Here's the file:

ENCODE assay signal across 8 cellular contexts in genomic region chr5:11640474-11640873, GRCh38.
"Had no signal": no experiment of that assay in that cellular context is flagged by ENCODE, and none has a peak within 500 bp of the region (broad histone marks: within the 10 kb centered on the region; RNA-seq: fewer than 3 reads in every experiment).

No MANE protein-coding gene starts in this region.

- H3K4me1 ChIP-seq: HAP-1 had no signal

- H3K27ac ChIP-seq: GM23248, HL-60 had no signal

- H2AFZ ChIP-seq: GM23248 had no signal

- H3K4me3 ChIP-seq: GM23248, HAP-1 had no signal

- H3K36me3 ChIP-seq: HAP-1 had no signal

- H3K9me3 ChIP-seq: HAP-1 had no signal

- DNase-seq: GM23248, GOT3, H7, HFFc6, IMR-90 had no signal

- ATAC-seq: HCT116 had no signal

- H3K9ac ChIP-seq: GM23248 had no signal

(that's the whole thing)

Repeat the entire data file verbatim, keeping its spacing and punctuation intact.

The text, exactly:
ENCODE assay signal across 8 cellular contexts in genomic region chr5:11640474-11640873, GRCh38.
"Had no signal": no experiment of that assay in that cellular context is flagged by ENCODE, and none has a peak within 500 bp of the region (broad histone marks: within the 10 kb centered on the region; RNA-seq: fewer than 3 reads in every experiment).

No MANE protein-coding gene starts in this region.

- H3K4me1 ChIP-seq: HAP-1 had no signal

- H3K27ac ChIP-seq: GM23248, HL-60 had no signal

- H2AFZ ChIP-seq: GM23248 had no signal

- H3K4me3 ChIP-seq: GM23248, HAP-1 had no signal

- H3K36me3 ChIP-seq: HAP-1 had no signal

- H3K9me3 ChIP-seq: HAP-1 had no signal

- DNase-seq: GM23248, GOT3, H7, HFFc6, IMR-90 had no signal

- ATAC-seq: HCT116 had no signal

- H3K9ac ChIP-seq: GM23248 had no signal